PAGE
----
Ernie: I believe there'll be a trend of higher end private pay. Baby boomers are now right through the system. I'm a boomer and generally those boomers have a lot of capital and money. The real estate market allows them to sell and have a lot of capital. So, you're going to see, I think, more higher end private pay. That's one trend for sure.

Technology is going to drive [everything]. [In every] new build we're starting to see higher technology. From air purification to optical cable, in [everything] we're doing, technology will drive every building. Every building has to have [the latest technology], because you're not going to be able to compete in the marketplace without it.

You're going to start to see some consolidation in the industry, which normally happens, which is: the REITs will get bigger, and the smaller single operators will likely sell.

Veronica [8:14]: I see buildings in the future that will basically [be] its own little city. Where there [are] stores, there [are] doctors, there's everything medical, massage therapists, dentists that are nearby, and easy to access. That also allows our residents to embrace independence. OPAL is all about enhancing one's lifestyle, but at the same time fostering independence. I think the industry needs to understand that [need]. What can we do, as a whole, to help these residents live as long as possible and to maximize their life as long as possible?

We want the kids to want to come to visit their grandparents, as opposed to when I was asked or forced to come to visit my grandparents. This becomes an enjoyable an experience. We want the seniors to be active.

What inspired your personal passion for this industry? [9:00]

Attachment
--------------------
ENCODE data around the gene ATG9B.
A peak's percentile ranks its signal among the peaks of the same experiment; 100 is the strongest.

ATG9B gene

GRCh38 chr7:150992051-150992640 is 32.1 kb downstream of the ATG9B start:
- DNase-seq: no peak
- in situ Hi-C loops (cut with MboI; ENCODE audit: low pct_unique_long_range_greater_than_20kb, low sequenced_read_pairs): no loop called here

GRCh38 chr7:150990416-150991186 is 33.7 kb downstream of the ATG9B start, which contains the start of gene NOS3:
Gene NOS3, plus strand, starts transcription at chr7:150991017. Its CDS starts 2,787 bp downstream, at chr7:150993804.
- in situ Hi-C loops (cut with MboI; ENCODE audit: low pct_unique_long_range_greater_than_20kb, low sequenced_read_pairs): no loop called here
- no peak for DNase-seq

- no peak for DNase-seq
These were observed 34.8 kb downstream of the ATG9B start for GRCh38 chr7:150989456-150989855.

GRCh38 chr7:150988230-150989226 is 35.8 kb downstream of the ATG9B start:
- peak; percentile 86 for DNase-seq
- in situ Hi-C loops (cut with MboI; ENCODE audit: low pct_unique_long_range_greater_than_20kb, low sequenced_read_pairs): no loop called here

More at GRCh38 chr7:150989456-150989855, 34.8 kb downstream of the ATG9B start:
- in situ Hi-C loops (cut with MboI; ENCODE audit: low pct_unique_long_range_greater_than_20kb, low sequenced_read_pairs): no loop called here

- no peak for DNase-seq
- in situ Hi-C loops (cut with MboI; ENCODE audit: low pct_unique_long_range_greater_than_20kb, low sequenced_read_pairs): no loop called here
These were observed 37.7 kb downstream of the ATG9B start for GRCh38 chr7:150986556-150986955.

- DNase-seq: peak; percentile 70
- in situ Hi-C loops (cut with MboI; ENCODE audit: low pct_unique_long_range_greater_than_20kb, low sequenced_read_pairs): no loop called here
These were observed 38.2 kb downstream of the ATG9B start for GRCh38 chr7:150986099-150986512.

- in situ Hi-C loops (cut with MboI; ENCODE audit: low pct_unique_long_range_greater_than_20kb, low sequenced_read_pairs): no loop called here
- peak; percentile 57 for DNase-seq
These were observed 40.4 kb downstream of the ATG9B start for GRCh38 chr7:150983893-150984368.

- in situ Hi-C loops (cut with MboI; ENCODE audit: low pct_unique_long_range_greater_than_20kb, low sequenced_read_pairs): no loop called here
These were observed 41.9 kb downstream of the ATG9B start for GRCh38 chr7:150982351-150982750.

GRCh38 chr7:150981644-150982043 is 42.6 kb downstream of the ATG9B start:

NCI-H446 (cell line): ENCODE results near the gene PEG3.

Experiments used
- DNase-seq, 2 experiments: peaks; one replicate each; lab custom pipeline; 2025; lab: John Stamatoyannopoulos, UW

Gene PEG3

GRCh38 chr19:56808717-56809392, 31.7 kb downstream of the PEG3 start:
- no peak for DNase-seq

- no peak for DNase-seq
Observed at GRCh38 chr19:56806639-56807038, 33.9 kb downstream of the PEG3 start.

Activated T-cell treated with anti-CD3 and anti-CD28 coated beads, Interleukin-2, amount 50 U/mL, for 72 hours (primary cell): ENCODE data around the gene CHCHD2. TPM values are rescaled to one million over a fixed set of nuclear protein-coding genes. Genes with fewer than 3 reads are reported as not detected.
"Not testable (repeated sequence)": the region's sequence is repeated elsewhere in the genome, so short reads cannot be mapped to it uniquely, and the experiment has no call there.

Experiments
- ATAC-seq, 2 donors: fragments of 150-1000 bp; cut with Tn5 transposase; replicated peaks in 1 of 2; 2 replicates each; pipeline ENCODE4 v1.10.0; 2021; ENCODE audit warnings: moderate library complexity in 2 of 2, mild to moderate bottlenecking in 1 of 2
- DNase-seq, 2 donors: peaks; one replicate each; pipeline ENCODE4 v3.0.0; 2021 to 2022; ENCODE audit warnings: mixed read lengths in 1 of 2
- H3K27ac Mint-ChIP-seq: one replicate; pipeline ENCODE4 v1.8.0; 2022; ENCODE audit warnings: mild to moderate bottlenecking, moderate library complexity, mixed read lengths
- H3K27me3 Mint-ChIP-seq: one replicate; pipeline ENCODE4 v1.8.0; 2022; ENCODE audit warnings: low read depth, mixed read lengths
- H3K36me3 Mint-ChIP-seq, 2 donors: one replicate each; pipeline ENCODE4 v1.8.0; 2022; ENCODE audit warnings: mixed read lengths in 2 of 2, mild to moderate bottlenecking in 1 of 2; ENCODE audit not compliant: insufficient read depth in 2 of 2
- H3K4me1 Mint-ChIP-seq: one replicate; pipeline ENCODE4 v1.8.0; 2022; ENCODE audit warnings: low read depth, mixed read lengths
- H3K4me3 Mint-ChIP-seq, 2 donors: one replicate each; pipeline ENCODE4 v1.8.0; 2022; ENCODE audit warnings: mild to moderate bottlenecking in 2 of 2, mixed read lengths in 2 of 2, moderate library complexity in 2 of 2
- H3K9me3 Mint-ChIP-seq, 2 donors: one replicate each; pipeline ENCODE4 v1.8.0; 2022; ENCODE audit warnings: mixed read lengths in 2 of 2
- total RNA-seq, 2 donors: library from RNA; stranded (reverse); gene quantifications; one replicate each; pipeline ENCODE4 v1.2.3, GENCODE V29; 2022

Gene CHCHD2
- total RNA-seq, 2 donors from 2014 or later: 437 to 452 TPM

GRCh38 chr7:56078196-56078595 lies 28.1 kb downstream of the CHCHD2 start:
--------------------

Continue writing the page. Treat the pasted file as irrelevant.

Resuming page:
Ernie: Three quarters of my career was spent doing commercial real estate, and that's what brought me into the seniors living industry. I represented a client who was buying, selling and developing senior living facilities or homes. I also had, at that point in time, two [aging] parents. One is now passed, but one’s still living. So, I got to live the process, of how to choose a retirement home, what to look for, what it looks like.

Veronica [9:37]: It doesn't feel like work to me at all. Being here and doing this for the last 30 years. I feel so grateful to be amongst all these residents that have so much history to share. That inspires me to do better. Any hardships that I have, I can overcome them. It’s just the way you see challenges and make into a positive.

These residents, I'm telling you, they have so much history and so [many] life lessons. They can sit here and just talk to you and tell you about it. That's what really inspires me to keep going [in] this industry, [to] fight for the industry. Age is only a number.

Inside OPAL, grandparents share the building with their own children and grandchildren. That’s just one remarkable aspect of this revolutionary community on Vancouver's west side. Learn all about OPAL by Element.